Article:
This paper aims to formulate a hypothesis for the origin and position of binarism within human meaning systems. Specifically, binarism exists ineluctably as a living system's impetus toward life over death, and then – at the symbolic level within human meaning systems – as a device by which humans more efficiently dissipate the solar-energetic gradient.
Organisms composing terrestrial ecosystems acquire and degrade solar energy or its derivatives, thereby reducing the thermal gradient impressed on Earth by the Sun. Kay and Schneider call this “the thermodynamic imperative of the restated second law for open systems.” This paper connects the “thermodynamic imperative” to aspects of human meaning systems and pushes Serres' notion regarding homeostasis and the origin of communication one step further to consider such an origin in terms of a binarism born of solar-energetic gradient dissipation.
It is hypothesized that the human homoiotherm extends the ineluctable binarism of life over death for all living systems to a symbolic level – as a first, or local, “energetic order” – which serves as a foundational device of human meaning systems; humans efficiently use this binary device to produce entropy and maintain homeostasis within individual organisms and comprehensive ecosystems; and human language, and ultimately the entirety of human meaning systems, emerges from the dissipation of the solar-energetic gradient.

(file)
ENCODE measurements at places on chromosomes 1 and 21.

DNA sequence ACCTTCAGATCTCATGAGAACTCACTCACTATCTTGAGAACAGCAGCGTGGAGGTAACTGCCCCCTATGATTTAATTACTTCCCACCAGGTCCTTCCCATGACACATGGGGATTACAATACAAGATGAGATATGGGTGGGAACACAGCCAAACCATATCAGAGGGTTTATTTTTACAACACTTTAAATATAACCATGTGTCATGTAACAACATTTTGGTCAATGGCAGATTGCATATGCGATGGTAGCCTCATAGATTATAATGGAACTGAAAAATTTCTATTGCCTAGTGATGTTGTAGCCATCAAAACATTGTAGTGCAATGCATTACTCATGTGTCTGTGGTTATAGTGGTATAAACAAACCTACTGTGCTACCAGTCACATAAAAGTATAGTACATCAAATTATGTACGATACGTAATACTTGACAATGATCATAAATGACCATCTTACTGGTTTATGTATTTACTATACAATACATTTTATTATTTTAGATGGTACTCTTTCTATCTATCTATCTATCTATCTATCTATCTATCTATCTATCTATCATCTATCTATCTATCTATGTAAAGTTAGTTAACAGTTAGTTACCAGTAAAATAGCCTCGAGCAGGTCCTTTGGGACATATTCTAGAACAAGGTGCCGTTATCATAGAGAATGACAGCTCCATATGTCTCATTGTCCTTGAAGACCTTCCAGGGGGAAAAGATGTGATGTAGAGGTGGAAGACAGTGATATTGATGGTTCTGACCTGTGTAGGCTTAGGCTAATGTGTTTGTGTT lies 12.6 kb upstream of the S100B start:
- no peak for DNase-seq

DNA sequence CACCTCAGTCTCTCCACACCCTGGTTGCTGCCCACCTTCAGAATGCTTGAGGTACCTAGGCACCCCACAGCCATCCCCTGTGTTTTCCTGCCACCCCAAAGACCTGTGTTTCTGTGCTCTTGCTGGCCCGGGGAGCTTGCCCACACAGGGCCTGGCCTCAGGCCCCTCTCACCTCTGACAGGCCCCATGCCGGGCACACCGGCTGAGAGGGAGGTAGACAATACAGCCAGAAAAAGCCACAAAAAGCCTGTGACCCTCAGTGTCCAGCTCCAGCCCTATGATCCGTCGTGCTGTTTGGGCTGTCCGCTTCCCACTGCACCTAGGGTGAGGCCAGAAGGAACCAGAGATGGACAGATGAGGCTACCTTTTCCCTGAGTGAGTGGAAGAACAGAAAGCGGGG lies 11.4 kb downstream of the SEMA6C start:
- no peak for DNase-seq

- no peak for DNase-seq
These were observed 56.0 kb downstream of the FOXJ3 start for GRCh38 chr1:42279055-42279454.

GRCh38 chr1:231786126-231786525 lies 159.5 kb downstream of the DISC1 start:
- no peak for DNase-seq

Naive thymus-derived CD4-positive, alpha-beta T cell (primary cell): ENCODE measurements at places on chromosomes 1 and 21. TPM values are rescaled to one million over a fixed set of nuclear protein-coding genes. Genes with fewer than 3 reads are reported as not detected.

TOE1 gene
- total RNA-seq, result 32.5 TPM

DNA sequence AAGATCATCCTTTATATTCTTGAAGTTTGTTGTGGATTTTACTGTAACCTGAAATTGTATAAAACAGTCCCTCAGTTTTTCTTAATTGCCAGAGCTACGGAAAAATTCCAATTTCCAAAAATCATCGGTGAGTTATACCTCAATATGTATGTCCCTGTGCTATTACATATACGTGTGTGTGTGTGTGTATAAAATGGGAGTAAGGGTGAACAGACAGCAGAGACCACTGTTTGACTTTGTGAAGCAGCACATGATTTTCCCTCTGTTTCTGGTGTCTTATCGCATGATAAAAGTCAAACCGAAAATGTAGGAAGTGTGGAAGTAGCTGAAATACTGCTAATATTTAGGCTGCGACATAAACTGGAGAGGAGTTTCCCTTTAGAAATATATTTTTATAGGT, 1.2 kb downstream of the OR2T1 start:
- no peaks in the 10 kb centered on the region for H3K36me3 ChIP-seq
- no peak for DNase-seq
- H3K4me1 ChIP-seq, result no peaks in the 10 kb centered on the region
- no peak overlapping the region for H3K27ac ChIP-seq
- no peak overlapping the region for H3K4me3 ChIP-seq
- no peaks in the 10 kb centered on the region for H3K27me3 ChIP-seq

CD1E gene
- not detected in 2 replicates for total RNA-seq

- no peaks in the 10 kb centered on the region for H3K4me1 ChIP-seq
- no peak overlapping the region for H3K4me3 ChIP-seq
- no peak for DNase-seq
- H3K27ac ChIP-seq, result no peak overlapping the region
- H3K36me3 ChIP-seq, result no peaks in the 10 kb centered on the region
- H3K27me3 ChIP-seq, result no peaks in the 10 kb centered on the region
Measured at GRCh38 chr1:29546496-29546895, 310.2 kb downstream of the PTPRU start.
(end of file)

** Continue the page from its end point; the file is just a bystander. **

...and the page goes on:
Modern Western philosophical concepts related to binarism – i.e. Kantian and Hegelian dialectics – are not associated with ecological imperatives. The present hypothesis proposes the co-existence of both a fundamental binarism (i.e. impetus of life over death) and more complex symbolic differentials (in a Leibnizian/Deleuzian sense) as necessary for the emergence of complex human meaning systems in consonance with thermodynamic and ecological imperatives.
Elio Porto, L. (2013), "Dissipation of the solar-energetic gradient as the origin of binarism in human meaning systems", Kybernetes, Vol. 42 No. 9/10, pp. 1457-1463. https://doi.org/10.1108/K-10-2012-0063Download as .RIS
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